So that it appears there would be a balance in the hands of this trust, at the close of 1794. of 499,393,84 D. were no monies to be furnished in the mean time to the Sinking fund. but should the President determine to furnish that with the 900,000. D. proposed in my statement of June 5. then a loan would be necessary for about 400,000. D. say in near round numbers 1,000,000 of guilders, in addition to the 2. millions now borrowing. I am, individually, of opinion that the sum ought to be furnished to the Sinking fund, & consequently that an additional loan, to this extent, should be made, considering the subject in a legal point of view only.6
The reasons in favor of the extension are
The apprehension of the extension of our war to other Indian nations, & perhaps to Europe itself.7
The disability this might produce to borrow at all: (this is, in my judgment, a weighty consideration.)
The possibility that the government of France may become so settled, as that we may hazard the anticipation of payments, & so avoid dead interest.
The reasons against it are
The possibility that France may continue, for some time yet, so unsettled as to render an anticipation of payments hazardous:
The risk of losing the Capital borrowed by a successful invasion of the country of deposit, if it be left in Europe; or by an extension of the bankruptcies now shaking the most solid houses, & when & where they will end, we know not:
The loss of interest on the dead sum, if the sum itself be safe:
The execution of a power for one object, which was given to be executed but for a very different one:
The commitment of the President, on this account, to events, or to the criticisms of those, who tho’ the measure should be perfectly wise, may misjudge it through error or passion:
The apprehension that the head of the department means to provide idle money to be lodged in the banks ready for the corruption of the next legislature, as it is believed the late ones were corrupted, by gratifying particular members with vast discounts for objects of speculation.
I confess that the last reasons have most weight with me.
ADS, owned (1959) by Martin Weiner, Clifton, New Jersey; ADS (letterpress copy of the privately owned ADS), DLC: Jefferson Papers; ADS (letterpress copy), DLC: Jefferson Papers. The original of the second letterpress copy has not been identified.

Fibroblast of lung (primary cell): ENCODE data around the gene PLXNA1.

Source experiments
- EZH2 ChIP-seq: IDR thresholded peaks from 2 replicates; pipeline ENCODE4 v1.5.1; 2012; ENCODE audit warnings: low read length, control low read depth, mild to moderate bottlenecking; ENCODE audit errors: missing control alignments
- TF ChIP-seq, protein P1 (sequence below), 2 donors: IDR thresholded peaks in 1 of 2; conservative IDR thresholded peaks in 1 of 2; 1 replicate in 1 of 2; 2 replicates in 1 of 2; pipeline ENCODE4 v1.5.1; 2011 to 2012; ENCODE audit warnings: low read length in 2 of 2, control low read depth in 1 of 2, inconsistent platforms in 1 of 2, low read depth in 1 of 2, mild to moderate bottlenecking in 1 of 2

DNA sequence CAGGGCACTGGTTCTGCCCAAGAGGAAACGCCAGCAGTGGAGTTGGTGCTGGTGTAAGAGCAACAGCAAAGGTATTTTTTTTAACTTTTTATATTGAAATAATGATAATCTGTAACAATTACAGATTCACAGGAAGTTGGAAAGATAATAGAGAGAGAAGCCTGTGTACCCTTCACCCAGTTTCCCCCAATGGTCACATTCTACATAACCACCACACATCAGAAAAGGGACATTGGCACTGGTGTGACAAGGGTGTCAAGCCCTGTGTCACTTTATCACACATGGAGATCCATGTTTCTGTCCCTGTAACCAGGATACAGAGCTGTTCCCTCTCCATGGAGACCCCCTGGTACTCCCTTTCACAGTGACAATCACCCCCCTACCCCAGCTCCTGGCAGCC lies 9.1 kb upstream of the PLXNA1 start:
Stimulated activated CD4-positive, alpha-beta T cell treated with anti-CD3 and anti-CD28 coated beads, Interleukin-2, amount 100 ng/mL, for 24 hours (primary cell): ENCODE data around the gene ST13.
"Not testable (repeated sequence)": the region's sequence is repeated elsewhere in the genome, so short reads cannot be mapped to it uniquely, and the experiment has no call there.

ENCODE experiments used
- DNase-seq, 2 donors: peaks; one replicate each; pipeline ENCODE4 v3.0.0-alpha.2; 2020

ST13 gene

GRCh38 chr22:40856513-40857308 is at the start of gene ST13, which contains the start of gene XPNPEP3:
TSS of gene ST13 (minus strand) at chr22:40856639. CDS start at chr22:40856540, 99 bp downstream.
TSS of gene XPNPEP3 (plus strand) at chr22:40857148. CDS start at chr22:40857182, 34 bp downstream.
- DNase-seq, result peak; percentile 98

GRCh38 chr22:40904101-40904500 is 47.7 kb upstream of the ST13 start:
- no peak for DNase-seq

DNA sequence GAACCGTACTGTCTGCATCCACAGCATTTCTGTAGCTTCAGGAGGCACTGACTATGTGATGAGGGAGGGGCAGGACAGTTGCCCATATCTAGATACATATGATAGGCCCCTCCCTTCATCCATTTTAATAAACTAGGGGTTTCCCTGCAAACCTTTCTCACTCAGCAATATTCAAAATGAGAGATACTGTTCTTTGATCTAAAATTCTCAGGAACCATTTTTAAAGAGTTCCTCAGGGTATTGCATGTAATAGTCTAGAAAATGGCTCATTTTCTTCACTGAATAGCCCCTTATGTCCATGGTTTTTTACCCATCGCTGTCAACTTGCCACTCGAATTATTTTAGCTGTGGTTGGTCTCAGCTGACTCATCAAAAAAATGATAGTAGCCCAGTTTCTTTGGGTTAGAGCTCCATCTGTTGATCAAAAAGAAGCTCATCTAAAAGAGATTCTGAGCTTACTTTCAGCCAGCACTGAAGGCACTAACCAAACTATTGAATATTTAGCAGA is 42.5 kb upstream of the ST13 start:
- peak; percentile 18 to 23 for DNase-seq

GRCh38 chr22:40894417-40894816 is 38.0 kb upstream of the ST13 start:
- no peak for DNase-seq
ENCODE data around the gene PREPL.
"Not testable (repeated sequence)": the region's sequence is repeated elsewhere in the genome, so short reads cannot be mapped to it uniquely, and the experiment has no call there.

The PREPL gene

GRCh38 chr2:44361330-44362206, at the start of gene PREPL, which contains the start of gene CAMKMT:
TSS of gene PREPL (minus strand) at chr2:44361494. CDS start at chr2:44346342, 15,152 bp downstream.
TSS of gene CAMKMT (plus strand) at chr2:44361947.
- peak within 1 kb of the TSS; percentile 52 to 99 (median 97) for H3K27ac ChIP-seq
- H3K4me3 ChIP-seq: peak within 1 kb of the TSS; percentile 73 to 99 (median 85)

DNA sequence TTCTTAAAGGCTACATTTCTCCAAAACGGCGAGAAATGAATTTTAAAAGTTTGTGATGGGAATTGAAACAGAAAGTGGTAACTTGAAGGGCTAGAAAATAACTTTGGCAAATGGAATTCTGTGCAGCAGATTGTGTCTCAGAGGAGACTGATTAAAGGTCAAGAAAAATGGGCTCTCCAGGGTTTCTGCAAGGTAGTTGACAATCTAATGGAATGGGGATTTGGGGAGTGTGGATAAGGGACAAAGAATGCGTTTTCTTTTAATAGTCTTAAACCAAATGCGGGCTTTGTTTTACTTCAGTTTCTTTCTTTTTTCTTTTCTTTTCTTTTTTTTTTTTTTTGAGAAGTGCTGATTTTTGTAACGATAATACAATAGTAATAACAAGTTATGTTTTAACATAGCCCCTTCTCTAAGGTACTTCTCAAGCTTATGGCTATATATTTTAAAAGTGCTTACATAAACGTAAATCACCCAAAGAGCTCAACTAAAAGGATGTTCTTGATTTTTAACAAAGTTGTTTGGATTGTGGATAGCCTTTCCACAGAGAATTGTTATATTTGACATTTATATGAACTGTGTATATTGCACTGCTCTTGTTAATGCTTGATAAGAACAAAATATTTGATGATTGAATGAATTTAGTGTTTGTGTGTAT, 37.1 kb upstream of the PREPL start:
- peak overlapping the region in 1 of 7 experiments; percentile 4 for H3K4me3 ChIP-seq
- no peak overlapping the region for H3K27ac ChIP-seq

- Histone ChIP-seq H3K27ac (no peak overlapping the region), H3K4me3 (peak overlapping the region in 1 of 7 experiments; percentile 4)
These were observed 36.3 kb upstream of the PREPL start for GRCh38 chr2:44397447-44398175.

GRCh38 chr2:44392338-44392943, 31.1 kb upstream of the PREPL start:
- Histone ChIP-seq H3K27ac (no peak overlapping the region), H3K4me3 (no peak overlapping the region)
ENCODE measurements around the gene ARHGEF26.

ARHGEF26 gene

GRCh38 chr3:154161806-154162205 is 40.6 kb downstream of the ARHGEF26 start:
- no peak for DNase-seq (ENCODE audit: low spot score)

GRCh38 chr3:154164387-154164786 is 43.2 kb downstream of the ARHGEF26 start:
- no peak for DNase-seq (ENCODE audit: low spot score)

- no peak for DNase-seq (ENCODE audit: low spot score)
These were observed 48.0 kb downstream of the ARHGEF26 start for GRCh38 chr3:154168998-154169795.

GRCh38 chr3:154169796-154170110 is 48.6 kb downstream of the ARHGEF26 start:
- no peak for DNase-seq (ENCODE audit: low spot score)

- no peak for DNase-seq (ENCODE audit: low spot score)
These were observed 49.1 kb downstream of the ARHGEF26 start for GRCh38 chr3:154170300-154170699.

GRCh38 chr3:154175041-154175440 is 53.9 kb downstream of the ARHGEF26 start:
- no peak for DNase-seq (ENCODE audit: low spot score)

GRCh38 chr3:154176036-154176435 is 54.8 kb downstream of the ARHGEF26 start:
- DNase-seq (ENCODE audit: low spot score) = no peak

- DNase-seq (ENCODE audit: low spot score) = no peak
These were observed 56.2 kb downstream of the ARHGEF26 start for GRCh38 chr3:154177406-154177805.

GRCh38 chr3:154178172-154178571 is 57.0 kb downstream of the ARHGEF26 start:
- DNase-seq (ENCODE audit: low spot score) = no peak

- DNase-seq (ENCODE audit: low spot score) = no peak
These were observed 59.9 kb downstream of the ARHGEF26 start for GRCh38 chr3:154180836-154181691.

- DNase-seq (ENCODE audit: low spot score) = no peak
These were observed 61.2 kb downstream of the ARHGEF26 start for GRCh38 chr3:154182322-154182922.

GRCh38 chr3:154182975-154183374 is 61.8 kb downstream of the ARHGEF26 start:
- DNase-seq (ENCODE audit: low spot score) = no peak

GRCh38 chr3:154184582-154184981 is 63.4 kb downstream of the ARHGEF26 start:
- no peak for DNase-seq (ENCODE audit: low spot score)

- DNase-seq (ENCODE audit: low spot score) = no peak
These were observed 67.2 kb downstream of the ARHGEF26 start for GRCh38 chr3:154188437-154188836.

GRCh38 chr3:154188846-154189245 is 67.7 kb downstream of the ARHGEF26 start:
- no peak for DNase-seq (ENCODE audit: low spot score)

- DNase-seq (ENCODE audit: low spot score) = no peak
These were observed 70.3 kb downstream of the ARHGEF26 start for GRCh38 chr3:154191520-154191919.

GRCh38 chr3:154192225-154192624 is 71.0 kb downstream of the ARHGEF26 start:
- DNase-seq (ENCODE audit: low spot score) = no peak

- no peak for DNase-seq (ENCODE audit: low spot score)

1. In his letter to Jefferson of 16 June, GW asked him to review a report from Alexander Hamilton on a proposed new foreign loan of three million florins. For previous criticism of this proposal, see Jefferson’s First Opinion on a New Foreign Loan, 5 June 1793, which was enclosed in Jefferson’s letter to GW of that date. Hamilton’s latest report on the loan was enclosed in his letter to GW of 15 June 1793.
2. For the published version of the report that the commissioners of the sinking fund presented to the House of Representatives on 25 Feb. 1793, see Report of the Board of Trustees of the Sinking Fund: Containing Their Journals, and a Statement of the Purchases Made Since Their Last Report to Congress. Published by Order of the House of Representatives (Philadelphia: Childs and Swaine, 1793). See also ASP, Finance, description begins Walter Lowrie et al., eds. American State Papers. Documents, Legislative and Executive, of the Congress of the United States. 38 vols. Washington, D.C., Gales and Seaton, 1832–61. description ends 1:234–48.
3. Jefferson is referring to Communications from the Secretary of the Treasury, to the House of Representatives of the United States. Printed Agreeably to a Resolution of the House, of the 2d of March 1793 (Philadelphia: John Fenno, 1793).
4. A notation on the margin at this point reads, “but see act 1793. c. 69. & qu?” This notation refers to section 2 of “An Act making appropriations for certain purposes therein expressed,” 9 June 1793 (1 Stat description begins Richard Peters, ed. The Public Statutes at Large of the United States of America, from the Organization of the Government in 1789, to March 3, 1845 . . .. 8 vols. Boston, 1845-67. description ends ., 394–95). It does not appear on either letterpress copy.
5. See Jefferson’s First Opinion on a New Foreign Loan, 5 June, enclosed in his letter to GW of that date.
6. The following paragraph appears at this point only on the second letterpress copy: “It remains then to see whether, under any other point of view, the loan should be extended still 2. millions further.”
7. Although the United States was attempting to negotiate a peaceful settlement with hostile Indians in the Northwest Territory, the U.S. Army was simultaneously preparing for war (Henry Knox to Tobias Lear, 5 June, n.1, and to GW, 7 June, and notes). On problems in the Southwest Territory, where a war with the Indians could possibly lead to a war with Spain, see Knox to Lear, 15 June, n.1.